|Ice on Toms Creek at Heritage Park in Blacksburg, Va., January 14, 2018.|
American Museum of Natural History, ‘Three Phases of Water,” online at https://www.amnh.org/exhibitions/water-h2o-life/blue-planet/three-phases-of-water/.
M. W. Buck, Where They Go in Winter, by Abingdon Press, Nashville, Tenn., 1968.
Iowa State University, “How Woody Plants Survive Extreme Cold,” Mar. 1, 1996, online at http://www.ipm.iastate.edu/ipm/hortnews/1996/3-1-1996/brr.html.
Lake Superior-Duluth Streams.org, “Anchor Ice,” online at http://www.lakesuperiorstreams.org/understanding/anchorice_a.html; and “Ice Terminology,” online at http://www.lakesuperiorstreams.org/understanding/iceterms.html.
Minnesota Department of Natural Resources, “Ice Safety,” online at http://www.dnr.state.mn.us/safety/ice/index.html.
Dan Tinker, “These Animals Don’t Care That It’s Freezing Outside,” 12/14/13, National Wildlife Federation Blog, online at http://blog.nwf.org/2013/12/these-animals-dont-care-that-its-freezing-outside/.
Phys.org, Living organisms need antifreeze to survive in the cold,” 2/18/13, online at https://phys.org/news/2013-02-antifreeze-survive-cold.html; and “Why fish don't freeze in the Arctic Ocean,” 8/25/10, onlne at https://phys.org/news/2010-08-fish-dont-arctic-ocean.html.
Brian Rohrig, “Chilling Out, Warming Up: How Animals Survive Temperature Extremes,” ChemMatters Online Oct.-Nov. 2013 (American Chemical Society), online at http://www.acs.org/content/acs/en/education/resources/highschool/chemmatters/past-issues/archive-2013-2014/animal-survival-in-extreme-temperatures.html.
VocabularySpellingCity.com, “Kindergarten Science Vocabulary,” online at https://www.spellingcity.com/kindergarten-science-vocabulary.html; “First Grade Science Vocabulary,” online at http://www.spellingcity.com/first-grade-science-vocabulary.html; “Second Grade Science Vocabulary,” online at https://www.spellingcity.com/second-grade-science-vocabulary.html; and “Third Grade Science Vocaubulary,” online at https://www.spellingcity.com/third-grade-science-vocabulary.html. (The site also has vocabulary for other grade levels and other subjects.)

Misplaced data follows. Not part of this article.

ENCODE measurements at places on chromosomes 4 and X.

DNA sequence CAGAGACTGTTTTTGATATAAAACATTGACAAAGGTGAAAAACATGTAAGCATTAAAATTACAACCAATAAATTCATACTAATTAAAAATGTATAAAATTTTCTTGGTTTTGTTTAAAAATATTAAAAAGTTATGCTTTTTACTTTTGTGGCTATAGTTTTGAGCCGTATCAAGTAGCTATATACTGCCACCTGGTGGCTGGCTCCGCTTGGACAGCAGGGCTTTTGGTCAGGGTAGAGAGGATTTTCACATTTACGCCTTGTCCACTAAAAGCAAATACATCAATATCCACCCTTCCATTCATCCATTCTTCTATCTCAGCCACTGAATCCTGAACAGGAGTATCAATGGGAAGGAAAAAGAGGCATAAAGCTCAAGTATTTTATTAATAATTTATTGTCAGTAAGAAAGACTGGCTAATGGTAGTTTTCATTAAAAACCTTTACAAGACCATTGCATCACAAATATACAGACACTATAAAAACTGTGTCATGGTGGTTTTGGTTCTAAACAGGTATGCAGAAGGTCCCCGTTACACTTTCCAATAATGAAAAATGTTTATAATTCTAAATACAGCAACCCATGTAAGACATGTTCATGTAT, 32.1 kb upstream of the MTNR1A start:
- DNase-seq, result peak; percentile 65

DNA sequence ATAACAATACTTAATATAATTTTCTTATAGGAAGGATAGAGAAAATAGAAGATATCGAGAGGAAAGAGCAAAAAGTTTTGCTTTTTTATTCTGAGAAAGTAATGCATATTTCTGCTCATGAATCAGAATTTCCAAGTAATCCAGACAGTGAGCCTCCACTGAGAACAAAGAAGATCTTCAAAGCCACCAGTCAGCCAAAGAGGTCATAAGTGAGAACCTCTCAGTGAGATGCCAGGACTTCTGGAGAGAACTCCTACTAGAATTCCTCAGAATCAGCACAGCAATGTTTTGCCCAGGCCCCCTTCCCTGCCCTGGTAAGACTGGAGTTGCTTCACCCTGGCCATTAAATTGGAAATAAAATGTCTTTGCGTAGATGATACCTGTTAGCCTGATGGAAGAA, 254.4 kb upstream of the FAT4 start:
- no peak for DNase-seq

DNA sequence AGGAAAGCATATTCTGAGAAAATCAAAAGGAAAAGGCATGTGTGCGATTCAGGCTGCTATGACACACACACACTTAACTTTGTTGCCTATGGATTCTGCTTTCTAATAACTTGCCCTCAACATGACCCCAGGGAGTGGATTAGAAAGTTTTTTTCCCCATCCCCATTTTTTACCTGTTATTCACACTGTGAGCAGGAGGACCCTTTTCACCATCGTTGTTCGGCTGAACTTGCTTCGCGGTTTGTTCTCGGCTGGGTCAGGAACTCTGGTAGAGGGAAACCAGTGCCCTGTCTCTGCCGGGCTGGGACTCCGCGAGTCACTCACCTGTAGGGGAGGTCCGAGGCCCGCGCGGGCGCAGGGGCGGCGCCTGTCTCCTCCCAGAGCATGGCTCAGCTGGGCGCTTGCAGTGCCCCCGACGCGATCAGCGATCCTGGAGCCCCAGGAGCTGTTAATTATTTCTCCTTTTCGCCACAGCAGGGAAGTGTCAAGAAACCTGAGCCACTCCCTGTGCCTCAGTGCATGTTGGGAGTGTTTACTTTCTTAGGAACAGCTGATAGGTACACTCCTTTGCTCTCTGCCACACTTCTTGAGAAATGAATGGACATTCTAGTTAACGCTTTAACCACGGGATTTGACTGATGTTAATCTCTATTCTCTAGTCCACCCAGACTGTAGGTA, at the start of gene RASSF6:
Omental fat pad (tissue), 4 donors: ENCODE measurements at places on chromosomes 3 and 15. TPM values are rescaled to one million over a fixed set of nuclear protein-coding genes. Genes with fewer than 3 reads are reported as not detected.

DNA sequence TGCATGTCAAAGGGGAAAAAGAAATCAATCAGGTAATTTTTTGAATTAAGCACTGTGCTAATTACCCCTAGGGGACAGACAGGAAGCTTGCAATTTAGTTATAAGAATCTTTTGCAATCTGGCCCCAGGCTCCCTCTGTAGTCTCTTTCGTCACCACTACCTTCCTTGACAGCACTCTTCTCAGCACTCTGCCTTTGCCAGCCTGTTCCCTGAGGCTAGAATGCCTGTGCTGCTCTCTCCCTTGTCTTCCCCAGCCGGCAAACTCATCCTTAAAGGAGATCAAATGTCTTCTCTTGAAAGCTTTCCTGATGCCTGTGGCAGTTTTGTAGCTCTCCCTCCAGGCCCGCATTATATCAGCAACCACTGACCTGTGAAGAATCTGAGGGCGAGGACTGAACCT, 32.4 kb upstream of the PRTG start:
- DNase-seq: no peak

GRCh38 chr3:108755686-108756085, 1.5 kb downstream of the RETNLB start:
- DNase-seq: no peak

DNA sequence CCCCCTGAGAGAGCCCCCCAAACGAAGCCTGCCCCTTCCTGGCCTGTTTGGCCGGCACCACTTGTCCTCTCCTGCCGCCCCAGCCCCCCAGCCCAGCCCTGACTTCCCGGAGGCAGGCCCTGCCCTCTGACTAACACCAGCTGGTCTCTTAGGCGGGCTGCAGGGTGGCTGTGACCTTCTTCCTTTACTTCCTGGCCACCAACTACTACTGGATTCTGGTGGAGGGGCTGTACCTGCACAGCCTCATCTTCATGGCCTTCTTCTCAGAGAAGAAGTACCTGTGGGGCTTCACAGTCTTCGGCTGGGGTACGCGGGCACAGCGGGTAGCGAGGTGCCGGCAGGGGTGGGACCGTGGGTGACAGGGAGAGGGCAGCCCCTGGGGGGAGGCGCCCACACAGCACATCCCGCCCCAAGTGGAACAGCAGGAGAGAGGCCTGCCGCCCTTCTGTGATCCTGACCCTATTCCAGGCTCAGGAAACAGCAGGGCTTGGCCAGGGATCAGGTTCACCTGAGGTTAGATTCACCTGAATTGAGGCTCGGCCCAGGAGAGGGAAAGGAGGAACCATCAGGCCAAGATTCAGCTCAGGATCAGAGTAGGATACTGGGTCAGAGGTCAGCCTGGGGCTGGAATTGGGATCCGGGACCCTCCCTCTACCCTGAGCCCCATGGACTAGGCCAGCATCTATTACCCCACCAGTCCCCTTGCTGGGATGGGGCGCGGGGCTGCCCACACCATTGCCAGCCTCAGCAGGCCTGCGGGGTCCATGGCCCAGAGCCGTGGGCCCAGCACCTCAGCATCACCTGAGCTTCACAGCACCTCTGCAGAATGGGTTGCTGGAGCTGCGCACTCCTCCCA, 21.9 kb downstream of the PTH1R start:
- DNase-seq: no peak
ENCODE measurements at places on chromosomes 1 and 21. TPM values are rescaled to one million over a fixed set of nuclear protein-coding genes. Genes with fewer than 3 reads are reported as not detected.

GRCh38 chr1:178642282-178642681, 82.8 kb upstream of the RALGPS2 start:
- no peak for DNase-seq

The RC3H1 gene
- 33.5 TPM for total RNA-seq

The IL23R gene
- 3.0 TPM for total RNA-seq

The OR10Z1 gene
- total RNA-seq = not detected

Sarah Zielinski, “Eight ways that animals survive the winter,” Science News (Society for Science & the Public), Jan. 22, 2014, online at https://www.sciencenews.org/blog/wild-things/eight-ways-animals-survive-winter.
For More Information about Ice Sounds
NPR’s Skunk Bear (science channel on YouTube), “The Star Wars Sound Of Singing Ice,” 3 min./3 sec. video online at https://www.youtube.com/watch?v=OC7_zpyqCrU.
RELATED VIRGINIA WATER RADIO EPISODES
All Water Radio episodes are listed by category at the Index link above (http://www.virginiawaterradio.org/p/index.html). See the “Science” subject category for episodes on physical states of water, and the “Weather” subject category for episodes on frost, ice, or snow.
This week’s episode is the first in a series in 2018 on freezing water, designed for specific grade levels of Virginia science students. The episodes in the series are as follows:
Episode 403, 1-15-18 – on freezing and ice, for kindergarten through 3rd grade;
Episode 404, 1-22-18 – on ice on ponds and lakes, for 4th grade through 8th grade;
Episode 406, 2-5-18 – on ice on rivers, for middle school;
Episode 407, 2-12-18 – on snow chemistry and physics, for high school.
Following are links to previous Water Radio episodes (various topics) designed especially for certain K-12 grade levels.
Episode 250, 1-26-15 – on boiling, for kindergarten through 3rd grade;
Episode 255, 3-2-15 – on density, for 5th and 6th grade;
Episode 282, 9-21-15 – on living vs. non-living, for kindergarten;
Episode 309, 3-28-16 – on temperature regulation in animals, for kindergarten through 12th grade;
Episode 332, 9-12-16 – on dissolved gases, especially dissolved oxygen in aquatic habitats, for 5th grade.
FOR VIRGINIA TEACHERS – RELATED STANDARDS OF LEARNING (SOLs)
This episode may help with the following Virginia’s 2010 Science SOLs:
Grades K-6 Earth Patterns, Cycles, and Change Theme
1.7 – changes in temperature, light, and precipitation affect plants and animals, including humans.
2.7 – Weather and seasonal changes affecting plants and animals.
3.9 – Water cycle, including sources of water, energy driving water cycle, water essential for living things, and water limitations and conservation.
Grades K-6 Life Processes Theme
K.7 – basic needs and processes of plants and animals.
1.5 - animals’ basic needs and distinguishing characteristics.
2.4 - life cycles.
3.4 - behavioral and physiological adaptations.
Grades K-6 Living Systems Theme
2.5 - living things as part of a system, including habitats.
Grades K-6 Matter Theme
K.5 – water properties, including flowing, objects floating or sinking, and water occurring in different phases.
2.3 – properties of solids, liquids, and gases.
Virginia’s SOLs are available from the Virginia Department of Education, online at http://www.doe.virginia.gov/testing/.